Retirement estates a safe and attractive option – highlighted by the current pandemicGo back
While the coronavirus has seen many of us reassessing our pre-pandemic lifestyle and priorities there is perhaps no group for whom that is more true than the retired generation.
The enforced seclusion of the past months, along with the government’s classification of the over 70’s as ‘clinically vulnerable’, has resulted in a something of a reassessment and a new air of caution is particularly prevalent among this age group.
Cognatum has seen a huge spike in enquiries, understandably many from older children looking to move their parents and grandparents closer, but the number of retirees at the younger end of the spectrum investigating life on a managed estate is also steadily climbing above the norm.
“We see people looking to continue to lead their own lives, and are fiercely protective of their independence, but are also now looking for an element of reassurance”, says John Lavin of Cognatum.
“It seems that Coronavirus has changed the way the retired perceive themselves. Prior to the pandemic, seventy was considered the new fifty. Now anybody over seventy has had to come to terms with the fact that the pandemic does have a disproportionate impact on the health of the over 70s.
“The easing of the lockdown is allowing much of the population more freedom, but some of the older generation may continue to feel unsafe until there is a vaccine or a cure. And of course, this is the generation who invented rock and roll – never has there been a group of more reluctant ‘old people’.
As Coronavirus took hold in the UK, Cognatum swung into action. There are a number of communal spaces and facilities such as swimming pools across their portfolio of estates which were closed prior to lockdown, and all but essential maintenance was suspended, including window cleaning. Whilst a full estate management service was maintained, other facilities such as guest suites and the estate office were closed.
The cleaning regimes were upped and although estate managers were no longer going into individual properties, every resident was contacted and new ways of keeping in frequent contact were implemented, to suit the preferences and choices of individual owners.
“It was essential to us that no-one felt left alone” Lavin continues, “and our estate staff are absolutely key to that”. Through ARHM and RHG, Cognatum was instrumental in lobbying the minister for care for recognition that those working in retirement housing were indeed essential workers, and they were recognised as such in early April.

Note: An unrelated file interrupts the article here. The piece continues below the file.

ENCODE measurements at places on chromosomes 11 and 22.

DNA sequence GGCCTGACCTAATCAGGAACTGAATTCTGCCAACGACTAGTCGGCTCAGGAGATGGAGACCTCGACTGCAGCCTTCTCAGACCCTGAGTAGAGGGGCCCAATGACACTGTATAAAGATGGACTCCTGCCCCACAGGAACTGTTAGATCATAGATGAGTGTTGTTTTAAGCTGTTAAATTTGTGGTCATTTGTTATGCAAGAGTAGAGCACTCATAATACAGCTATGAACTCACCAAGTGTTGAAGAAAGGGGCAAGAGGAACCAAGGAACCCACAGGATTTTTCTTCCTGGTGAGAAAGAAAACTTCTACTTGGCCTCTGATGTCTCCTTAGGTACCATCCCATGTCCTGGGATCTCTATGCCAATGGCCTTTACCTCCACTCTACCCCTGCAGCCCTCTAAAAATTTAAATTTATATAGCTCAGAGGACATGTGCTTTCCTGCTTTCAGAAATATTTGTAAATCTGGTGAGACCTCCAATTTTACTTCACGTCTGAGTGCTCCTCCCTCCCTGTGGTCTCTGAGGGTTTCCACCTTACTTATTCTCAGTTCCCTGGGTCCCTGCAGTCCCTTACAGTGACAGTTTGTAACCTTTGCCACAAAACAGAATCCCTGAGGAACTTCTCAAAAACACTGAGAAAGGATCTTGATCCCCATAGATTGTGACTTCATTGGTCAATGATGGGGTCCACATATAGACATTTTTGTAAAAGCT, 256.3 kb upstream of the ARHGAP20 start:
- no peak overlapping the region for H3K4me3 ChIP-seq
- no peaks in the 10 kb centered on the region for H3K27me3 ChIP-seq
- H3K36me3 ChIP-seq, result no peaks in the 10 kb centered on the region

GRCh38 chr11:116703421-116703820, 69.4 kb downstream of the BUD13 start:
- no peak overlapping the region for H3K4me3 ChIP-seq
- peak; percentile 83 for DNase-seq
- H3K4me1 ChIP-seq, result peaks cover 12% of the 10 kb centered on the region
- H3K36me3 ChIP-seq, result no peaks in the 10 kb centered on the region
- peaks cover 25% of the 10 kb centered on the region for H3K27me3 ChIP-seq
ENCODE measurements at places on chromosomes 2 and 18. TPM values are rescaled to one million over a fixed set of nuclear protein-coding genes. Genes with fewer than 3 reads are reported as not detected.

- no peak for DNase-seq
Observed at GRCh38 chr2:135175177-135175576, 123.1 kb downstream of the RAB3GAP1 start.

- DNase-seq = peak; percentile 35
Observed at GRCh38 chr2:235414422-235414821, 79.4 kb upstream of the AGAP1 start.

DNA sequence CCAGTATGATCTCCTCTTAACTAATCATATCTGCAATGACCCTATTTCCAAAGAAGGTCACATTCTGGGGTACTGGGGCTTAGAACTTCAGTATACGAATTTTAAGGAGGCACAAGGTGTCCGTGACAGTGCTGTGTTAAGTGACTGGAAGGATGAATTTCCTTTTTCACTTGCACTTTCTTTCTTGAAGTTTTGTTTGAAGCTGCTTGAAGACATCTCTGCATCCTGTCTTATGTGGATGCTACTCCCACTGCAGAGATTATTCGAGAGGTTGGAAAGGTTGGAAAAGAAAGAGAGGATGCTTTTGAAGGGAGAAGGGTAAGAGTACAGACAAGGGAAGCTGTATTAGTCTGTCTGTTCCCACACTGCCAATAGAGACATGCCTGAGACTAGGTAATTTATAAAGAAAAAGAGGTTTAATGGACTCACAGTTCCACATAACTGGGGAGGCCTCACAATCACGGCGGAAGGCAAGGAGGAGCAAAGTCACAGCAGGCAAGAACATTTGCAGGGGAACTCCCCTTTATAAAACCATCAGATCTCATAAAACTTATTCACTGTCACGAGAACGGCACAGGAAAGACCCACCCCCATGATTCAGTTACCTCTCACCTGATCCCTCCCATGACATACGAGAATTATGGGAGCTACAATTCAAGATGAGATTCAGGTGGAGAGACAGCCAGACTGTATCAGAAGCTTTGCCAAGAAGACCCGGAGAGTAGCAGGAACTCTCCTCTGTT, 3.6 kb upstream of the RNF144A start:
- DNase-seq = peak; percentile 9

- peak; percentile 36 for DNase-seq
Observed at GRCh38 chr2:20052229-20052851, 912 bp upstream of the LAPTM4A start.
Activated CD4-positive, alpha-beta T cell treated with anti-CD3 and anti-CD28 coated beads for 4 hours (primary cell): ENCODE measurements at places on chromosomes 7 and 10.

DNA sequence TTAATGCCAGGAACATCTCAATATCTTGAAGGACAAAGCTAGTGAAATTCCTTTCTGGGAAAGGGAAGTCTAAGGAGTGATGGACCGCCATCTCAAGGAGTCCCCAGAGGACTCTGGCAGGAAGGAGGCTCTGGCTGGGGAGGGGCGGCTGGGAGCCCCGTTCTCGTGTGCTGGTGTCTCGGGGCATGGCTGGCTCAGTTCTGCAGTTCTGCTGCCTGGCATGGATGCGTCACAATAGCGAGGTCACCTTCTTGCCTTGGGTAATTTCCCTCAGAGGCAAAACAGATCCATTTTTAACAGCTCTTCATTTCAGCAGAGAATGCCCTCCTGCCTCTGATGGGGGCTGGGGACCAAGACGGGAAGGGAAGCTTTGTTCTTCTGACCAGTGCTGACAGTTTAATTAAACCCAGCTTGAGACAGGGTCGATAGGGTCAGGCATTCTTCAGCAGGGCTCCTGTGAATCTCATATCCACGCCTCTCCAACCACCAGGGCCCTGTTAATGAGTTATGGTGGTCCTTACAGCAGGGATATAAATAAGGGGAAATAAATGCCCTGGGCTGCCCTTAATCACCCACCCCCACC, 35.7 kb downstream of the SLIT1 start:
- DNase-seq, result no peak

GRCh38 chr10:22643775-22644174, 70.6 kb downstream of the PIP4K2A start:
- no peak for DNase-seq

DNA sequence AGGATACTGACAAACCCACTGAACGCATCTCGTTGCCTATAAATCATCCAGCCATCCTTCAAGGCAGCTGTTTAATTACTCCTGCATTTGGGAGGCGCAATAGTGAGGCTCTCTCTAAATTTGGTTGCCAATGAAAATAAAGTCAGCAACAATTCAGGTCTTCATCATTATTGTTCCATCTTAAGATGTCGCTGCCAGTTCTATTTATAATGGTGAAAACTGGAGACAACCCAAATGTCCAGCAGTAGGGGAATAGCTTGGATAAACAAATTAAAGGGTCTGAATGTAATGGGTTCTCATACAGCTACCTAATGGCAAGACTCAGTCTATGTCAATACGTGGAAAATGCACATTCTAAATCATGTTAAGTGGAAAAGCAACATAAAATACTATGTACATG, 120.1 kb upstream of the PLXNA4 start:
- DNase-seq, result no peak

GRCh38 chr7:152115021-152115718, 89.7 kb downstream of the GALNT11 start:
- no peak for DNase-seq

“While the set office hours may not have been in place, estate managers were always available to residents by phone or email. They continued to maintain the grounds and carry out the daily walks and checks so they were very visible around the estate which many of our residents found reassuring.
“Even for those residents who were not particularly alarmed by the pandemic, the regular sight of the estate managers did a great deal to stave of feelings of loneliness and isolation. The extensive gardens and grounds remained open at all times for residents to enjoy, allowing not only exercise but contact with their friends and neighbours appropriately socially distanced.
As some level of normality returns, the pressing concern for Lavin is ensuring that this ‘newly vulnerable’ generation aren’t left behind.
“While some residents are desperately keen to return to a more familiar, pre-pandemic way of life, there are many others who are concerned by the prospect. The government is still advising the over 70s to take particular care to minimise contact with those outside their households. So the question becomes how to avoid effectively a two tier system, with the vulnerable or concerned left behind.
“We acknowledged early on that loneliness was a potential problem amongst residents. For so many technology was obviously proving the answer and we have many tech-savvy residents – indeed one of our estates had moved their Pilates class entirely online within a fortnight of lockdown. For those who were less confident we connected them with those who could help them stay in touch with loved ones. This is a legacy that I’m sure will pay dividends.
“All our estates are close to either a village or town, and were part of the local community prior to the pandemic. Many residents are on local committees, and use local facilities and services, so connections already existed. These have been cemented in recent months to the benefit of all involved, and will continue to be vital for the weeks and months ahead.”
Retirement estates with not only excellent hygiene protocols but also a concern for wellbeing have become safe and reassuring places to be, offering peace of mind for residents and their families alike. At the time of writing, the confirmed cases among Cognatum’s some 3000 residents number less than 10.
John Lavin says, “As the UK’s population continues to age, where and how people live in later life is a growing challenge; the current pandemic has highlighted the system’s terrible inadequacies. Is it time that the Government looked at the examples set by retirement estates and villages as a blueprint for housing an ageing population?”
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Cognatum has 60 retirement estates in 21 counties across central and southern England, a total of 1500 retirement homes. All are in prime locations within vibrant market towns or villages, within walking distance of shops and restaurants. Each estate benefits from thoughtful architecture, landscaped grounds, and a dedicated estate manager.
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